46 Josh Donaldson 0.346 0.351
47 Dustin Pedroia 0.346 0.350
48 Mark Teixeira 0.346 0.350
49 Kendrys Morales 0.345 0.350
50 Matt Kemp 0.345 0.349
51 Alex Gordon 0.343 0.349
52 Adam Jones 0.342 0.348
53 Adam Lind 0.341 0.347
54 Domonic Brown 0.341 0.347
55 Ben Zobrist 0.340 0.346
56 Mark Trumbo 0.340 0.346
57 Nick Swisher 0.339 0.345
58 Austin Jackson 0.338 0.345
59 Corey Hart 0.338 0.345
60 Brett Lawrie 0.338 0.344
61 Norichika Aoki 0.337 0.344
62 Torii Hunter 0.337 0.344
63 Josh Willingham 0.337 0.342
64 Victor Martinez 0.337 0.342
65 Yonder Alonso 0.337 0.341
66 Martin Prado 0.336 0.340
67 Kyle Seager 0.336 0.338
68 Yoenis Cespedes 0.336 0.338
69 Matt Adams 0.336 0.338
70 Nick Markakis 0.335 0.337
71 Hunter Pence 0.334 0.336
72 Jose Reyes 0.334 0.336
73 Kole Calhoun 0.334 0.335
74 Pedro Alvarez 0.334 0.335
75 Ian Kinsler 0.333 0.334
76 Aaron Hill 0.333 0.333
77 Wil Myers 0.333 0.333
78 Melky Cabrera 0.333 0.333
79 Nolan Arenado 0.332 0.332
80 Jacoby Ellsbury 0.331 0.331
81 Jason Kipnis 0.331 0.331
82 Justin Ruggiano 0.331 0.330
83 Brandon Moss 0.331 0.329
84 Brad Miller 0.330 0.328
85 Chase Headley 0.330 0.327
86 Cody Ross 0.330 0.326
87 Chase Utley 0.330 0.326
88 Jedd Gyorko 0.329 0.326
89 Josh Hamilton 0.329 0.325
90 Mitch Moreland 0.328 0.324
91 Adam Eaton 0.328 0.324
92 Ian Desmond 0.326 0.323
93 Gaby Sanchez 0.326 0.323
94 Anthony Rendon 0.326 0.323
95 Coco Crisp 0.325 0.322
96 Miguel Montero 0.325 0.321
97 Justin Smoak 0.325 0.321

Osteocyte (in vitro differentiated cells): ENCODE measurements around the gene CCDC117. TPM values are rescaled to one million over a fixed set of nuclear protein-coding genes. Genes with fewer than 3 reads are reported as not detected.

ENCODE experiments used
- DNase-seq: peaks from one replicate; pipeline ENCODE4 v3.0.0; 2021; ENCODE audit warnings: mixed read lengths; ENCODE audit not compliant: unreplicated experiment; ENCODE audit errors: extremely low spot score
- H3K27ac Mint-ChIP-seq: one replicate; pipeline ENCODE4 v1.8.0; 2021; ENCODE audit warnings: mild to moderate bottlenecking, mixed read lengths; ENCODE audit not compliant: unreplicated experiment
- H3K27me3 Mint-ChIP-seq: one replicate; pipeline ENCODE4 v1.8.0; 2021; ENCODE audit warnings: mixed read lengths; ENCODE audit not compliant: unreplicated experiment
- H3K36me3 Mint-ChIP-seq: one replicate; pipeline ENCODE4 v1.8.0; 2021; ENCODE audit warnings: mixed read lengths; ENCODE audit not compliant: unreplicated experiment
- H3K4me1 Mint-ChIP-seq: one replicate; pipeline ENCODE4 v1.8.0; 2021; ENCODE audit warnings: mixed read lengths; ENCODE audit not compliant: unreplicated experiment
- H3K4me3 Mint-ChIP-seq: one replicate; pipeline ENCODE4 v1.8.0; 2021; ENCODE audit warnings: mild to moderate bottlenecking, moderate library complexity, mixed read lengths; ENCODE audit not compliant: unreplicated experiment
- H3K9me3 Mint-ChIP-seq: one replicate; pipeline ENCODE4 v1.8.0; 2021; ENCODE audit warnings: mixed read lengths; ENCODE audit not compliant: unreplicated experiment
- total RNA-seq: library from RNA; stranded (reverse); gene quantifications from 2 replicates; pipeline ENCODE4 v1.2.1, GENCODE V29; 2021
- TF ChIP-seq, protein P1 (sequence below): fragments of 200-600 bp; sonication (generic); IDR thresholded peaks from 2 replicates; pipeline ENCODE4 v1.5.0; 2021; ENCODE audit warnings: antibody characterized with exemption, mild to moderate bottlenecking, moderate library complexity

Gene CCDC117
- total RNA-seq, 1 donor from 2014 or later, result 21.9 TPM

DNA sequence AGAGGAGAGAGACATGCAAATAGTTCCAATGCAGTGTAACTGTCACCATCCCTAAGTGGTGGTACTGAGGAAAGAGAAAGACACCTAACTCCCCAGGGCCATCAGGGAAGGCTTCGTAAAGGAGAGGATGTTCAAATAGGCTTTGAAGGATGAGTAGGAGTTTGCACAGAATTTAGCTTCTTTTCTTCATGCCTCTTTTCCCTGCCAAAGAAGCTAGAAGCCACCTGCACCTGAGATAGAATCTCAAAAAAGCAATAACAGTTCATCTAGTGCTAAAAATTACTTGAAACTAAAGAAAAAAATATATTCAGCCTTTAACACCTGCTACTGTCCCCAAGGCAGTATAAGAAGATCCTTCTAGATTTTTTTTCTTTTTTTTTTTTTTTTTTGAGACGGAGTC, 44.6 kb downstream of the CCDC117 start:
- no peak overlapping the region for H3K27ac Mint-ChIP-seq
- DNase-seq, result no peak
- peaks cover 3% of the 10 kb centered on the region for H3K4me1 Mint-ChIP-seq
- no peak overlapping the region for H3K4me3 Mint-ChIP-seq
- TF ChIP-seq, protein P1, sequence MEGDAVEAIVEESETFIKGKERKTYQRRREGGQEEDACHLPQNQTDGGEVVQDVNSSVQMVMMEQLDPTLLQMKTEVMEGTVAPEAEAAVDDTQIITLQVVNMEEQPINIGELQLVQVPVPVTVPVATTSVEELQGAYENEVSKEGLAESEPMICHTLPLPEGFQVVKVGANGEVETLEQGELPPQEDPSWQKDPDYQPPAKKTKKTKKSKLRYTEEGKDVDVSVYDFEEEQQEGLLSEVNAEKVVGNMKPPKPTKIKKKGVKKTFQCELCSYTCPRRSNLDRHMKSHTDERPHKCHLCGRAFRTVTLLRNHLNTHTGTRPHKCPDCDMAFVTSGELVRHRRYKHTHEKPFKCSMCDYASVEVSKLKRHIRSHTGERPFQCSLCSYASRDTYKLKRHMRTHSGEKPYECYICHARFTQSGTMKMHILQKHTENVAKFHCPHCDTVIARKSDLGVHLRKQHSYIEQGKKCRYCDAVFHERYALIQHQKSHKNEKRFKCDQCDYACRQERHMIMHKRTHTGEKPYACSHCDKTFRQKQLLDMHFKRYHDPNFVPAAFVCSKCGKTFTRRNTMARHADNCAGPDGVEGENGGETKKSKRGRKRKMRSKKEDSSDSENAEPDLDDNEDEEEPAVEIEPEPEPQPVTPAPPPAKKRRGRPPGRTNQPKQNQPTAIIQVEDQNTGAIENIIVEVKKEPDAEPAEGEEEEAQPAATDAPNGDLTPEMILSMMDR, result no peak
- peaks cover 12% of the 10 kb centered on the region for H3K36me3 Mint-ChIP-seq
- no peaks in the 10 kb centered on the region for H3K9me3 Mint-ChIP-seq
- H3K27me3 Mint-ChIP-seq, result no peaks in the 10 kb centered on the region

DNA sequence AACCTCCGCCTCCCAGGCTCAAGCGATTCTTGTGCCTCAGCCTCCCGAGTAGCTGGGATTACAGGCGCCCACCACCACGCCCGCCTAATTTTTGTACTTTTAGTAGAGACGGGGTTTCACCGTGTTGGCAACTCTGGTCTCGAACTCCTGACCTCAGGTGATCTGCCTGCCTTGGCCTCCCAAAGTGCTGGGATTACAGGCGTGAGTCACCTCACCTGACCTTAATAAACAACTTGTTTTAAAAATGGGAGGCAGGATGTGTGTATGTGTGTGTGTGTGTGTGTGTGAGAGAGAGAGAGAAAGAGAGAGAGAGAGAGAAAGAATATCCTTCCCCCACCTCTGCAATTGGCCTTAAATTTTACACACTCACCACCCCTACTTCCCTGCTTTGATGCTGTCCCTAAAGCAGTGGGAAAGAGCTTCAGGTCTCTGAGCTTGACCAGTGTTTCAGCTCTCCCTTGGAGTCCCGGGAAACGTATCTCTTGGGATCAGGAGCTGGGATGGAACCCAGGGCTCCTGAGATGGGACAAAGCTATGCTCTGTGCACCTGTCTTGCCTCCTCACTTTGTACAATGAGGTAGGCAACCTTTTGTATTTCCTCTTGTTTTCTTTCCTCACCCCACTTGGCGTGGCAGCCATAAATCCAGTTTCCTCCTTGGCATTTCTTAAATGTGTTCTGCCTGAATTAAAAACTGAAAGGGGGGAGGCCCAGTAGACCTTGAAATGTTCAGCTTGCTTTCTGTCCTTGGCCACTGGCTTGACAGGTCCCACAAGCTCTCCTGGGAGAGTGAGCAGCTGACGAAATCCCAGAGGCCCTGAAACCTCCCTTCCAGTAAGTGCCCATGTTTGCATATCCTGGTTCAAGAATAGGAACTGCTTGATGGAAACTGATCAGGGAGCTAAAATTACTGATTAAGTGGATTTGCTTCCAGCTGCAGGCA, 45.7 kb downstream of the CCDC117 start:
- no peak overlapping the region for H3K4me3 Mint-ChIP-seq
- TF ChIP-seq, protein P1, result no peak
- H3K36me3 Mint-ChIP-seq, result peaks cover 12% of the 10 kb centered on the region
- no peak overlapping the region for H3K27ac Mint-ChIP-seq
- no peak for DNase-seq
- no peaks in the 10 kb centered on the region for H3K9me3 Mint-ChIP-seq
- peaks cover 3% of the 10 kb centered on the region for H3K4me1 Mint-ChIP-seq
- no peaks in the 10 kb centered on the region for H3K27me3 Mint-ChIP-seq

98 Xander Bogaerts 0.325 0.321
99 Alex Rios 0.323 0.320
100 Jose Tabata 0.323 0.320
101 Angel Pagan 0.322 0.320
102 Carl Crawford 0.322 0.319
103 Carlos Gomez 0.321 0.319
104 Gerardo Parra 0.321 0.318
105 Dexter Fowler 0.320 0.317
106 Christian Yelich 0.318 0.316
107 Michael Morse 0.318 0.314
108 Howie Kendrick 0.318 0.312
109 Brett Gardner 0.317 0.311
110 Jason Castro 0.317 0.310
111 Desmond Jennings 0.316 0.309
112 Starlin Castro 0.316 0.309
113 Jean Segura 0.316 0.308
114 Dustin Ackley 0.316 0.307
115 Brandon Phillips 0.315 0.307
116 Denard Span 0.315 0.306
117 Andrelton Simmons 0.314 0.305
118 Elvis Andrus 0.313 0.304
119 Daniel Murphy 0.313 0.303
120 Jose Altuve 0.312 0.302
121 J.J. Hardy 0.312 0.302
122 Jurickson Profar 0.312 0.301
123 Curtis Granderson 0.312 0.301
124 Alfonso Soriano 0.309 0.299
125 Matt Dominguez 0.309 0.298
126 Marco Scutaro 0.308 0.298
127 Stephen Drew 0.305 0.296
128 Michael Bourn 0.304 0.296
129 Erick Aybar 0.304 0.293
130 Robbie Grossman 0.302 0.292
131 Everth Cabrera 0.301 0.290
132 Marcell Ozuna 0.301 0.289
133 Alexei Ramirez 0.297 0.286
134 Tyler Colvin 0.296 0.285
135 Jimmy Rollins 0.295 0.284
136 Zack Cozart 0.294 0.282
137 Brandon Crawford 0.292 0.281
138 Jose Iglesias 0.288 0.269
139 Alcides Escobar 0.284 0.267
140 Billy Hamilton 0.283 0.262

We're letting Steamer do the legwork as far as deciding how players are going to perform relative to one another, but we're adjusting the distribution, meaning that good players are projected to do better and below average players are projected to do worse.

This post doesn't come with a magic takeaway point. It's just an adjustment to projection system to see how it works. We won't know if this is useful until the end of the season, but the basic idea is one about which I've been thinking during projection season. The systems try to get the players right relative to their actual performance. This system takes Steamer's rankings relative to each other and imposes them onto an expected distribution. Can we do better if we break the work of projecting into two separate stages; rankings and distribution?

So bookmark this page and come back at the end of the year. If it goes well, we'll do it again. If it doesn't, the comments section are yours to remind me.

. . .

All statistics courtesy of FanGraphs.

Neil Weinberg is the Associate Managing Editor at Beyond The Box Score, contributor to Gammons Daily, and can also be found writing enthusiastically about the Detroit Tigers at New English D. You can follow and interact with him on Twitter at @NeilWeinberg44.